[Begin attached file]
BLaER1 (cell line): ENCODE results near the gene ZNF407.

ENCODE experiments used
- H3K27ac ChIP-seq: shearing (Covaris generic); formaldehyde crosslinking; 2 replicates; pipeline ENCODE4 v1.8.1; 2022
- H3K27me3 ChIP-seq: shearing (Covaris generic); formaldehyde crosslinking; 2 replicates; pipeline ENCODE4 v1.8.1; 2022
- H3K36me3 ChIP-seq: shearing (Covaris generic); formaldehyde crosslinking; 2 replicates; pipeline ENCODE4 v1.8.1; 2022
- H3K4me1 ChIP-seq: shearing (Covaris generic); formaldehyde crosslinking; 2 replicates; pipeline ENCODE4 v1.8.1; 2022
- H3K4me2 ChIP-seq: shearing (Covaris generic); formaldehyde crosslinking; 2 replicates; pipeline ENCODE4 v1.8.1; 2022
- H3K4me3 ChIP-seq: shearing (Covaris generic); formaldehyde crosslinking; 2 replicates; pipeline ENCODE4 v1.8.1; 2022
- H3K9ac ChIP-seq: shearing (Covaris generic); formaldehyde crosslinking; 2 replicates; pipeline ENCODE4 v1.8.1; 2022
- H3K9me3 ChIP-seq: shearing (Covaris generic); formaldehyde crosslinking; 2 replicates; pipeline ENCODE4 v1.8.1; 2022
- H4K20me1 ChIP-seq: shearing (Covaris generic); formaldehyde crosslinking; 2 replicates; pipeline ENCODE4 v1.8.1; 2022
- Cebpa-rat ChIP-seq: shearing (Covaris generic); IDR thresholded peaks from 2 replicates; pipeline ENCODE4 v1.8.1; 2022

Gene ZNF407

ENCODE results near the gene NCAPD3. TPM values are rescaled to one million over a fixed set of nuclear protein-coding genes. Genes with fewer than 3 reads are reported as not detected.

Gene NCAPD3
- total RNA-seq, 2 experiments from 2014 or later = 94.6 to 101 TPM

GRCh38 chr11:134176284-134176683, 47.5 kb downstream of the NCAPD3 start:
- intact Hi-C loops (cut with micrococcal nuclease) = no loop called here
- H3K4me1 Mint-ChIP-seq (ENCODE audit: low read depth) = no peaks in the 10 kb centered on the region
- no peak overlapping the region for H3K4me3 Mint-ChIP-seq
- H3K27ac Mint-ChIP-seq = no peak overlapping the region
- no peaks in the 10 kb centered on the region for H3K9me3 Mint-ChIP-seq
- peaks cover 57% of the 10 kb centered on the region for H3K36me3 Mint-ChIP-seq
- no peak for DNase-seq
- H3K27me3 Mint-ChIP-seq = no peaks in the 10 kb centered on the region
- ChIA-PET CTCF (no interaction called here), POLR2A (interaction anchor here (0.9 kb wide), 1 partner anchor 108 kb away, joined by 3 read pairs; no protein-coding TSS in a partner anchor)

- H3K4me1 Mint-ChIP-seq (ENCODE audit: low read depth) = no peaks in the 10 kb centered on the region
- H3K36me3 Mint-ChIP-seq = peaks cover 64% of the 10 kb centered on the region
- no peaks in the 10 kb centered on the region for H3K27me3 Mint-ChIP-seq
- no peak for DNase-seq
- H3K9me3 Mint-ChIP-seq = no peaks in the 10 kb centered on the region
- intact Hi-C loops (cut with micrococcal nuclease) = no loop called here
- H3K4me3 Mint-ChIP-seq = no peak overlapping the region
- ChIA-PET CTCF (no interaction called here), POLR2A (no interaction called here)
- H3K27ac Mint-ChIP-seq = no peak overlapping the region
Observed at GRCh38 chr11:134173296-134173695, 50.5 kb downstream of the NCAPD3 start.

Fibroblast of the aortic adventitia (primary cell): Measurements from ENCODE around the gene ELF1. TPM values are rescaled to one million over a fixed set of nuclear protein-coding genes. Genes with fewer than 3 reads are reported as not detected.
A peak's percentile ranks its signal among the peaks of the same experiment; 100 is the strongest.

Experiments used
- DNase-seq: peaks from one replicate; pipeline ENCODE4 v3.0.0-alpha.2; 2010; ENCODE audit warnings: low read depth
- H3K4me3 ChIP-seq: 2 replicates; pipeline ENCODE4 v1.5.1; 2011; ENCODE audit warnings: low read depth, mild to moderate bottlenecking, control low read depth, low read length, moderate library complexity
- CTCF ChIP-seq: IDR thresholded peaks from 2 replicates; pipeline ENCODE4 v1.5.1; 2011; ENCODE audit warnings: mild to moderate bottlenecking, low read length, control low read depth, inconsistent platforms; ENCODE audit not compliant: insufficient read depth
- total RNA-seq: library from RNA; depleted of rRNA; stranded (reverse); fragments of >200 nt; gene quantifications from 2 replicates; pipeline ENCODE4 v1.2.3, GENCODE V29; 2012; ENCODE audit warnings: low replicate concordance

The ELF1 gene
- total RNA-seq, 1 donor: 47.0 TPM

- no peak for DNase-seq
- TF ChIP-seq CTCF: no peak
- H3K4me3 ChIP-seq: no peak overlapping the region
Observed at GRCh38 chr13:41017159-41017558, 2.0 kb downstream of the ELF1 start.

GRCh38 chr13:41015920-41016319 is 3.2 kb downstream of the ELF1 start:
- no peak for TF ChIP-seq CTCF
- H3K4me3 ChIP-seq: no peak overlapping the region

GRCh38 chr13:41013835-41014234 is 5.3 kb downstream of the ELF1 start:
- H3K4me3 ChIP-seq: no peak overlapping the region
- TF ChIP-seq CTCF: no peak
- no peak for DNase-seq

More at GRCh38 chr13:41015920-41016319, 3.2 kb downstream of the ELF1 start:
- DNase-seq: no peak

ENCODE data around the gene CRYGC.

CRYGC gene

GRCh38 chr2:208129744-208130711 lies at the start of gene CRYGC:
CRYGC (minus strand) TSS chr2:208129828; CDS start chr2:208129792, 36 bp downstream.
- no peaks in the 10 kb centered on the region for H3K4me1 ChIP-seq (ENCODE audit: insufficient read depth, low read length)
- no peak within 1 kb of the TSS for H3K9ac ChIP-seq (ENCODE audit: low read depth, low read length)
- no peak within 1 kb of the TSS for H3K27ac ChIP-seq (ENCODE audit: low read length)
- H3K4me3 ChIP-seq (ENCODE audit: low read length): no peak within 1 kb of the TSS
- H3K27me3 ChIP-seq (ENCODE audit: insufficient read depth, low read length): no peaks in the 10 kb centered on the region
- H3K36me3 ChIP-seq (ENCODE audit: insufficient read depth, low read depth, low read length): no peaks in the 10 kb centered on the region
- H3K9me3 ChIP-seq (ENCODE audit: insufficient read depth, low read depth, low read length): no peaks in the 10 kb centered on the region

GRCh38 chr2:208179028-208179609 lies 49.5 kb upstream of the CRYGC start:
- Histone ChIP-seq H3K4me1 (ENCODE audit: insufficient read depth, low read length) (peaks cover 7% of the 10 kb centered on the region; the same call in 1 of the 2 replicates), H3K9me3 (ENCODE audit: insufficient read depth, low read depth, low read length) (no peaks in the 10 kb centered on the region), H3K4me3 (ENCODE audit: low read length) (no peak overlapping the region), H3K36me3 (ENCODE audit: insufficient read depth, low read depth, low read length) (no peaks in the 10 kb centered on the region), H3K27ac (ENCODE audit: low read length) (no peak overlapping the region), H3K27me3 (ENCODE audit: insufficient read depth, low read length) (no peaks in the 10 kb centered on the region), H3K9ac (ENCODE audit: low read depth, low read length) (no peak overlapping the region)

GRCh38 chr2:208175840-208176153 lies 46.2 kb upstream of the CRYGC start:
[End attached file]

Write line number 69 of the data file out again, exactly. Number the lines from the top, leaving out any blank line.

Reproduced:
- H3K9me3 ChIP-seq (ENCODE audit: insufficient read depth, low read depth, low read length): no peaks in the 10 kb centered on the region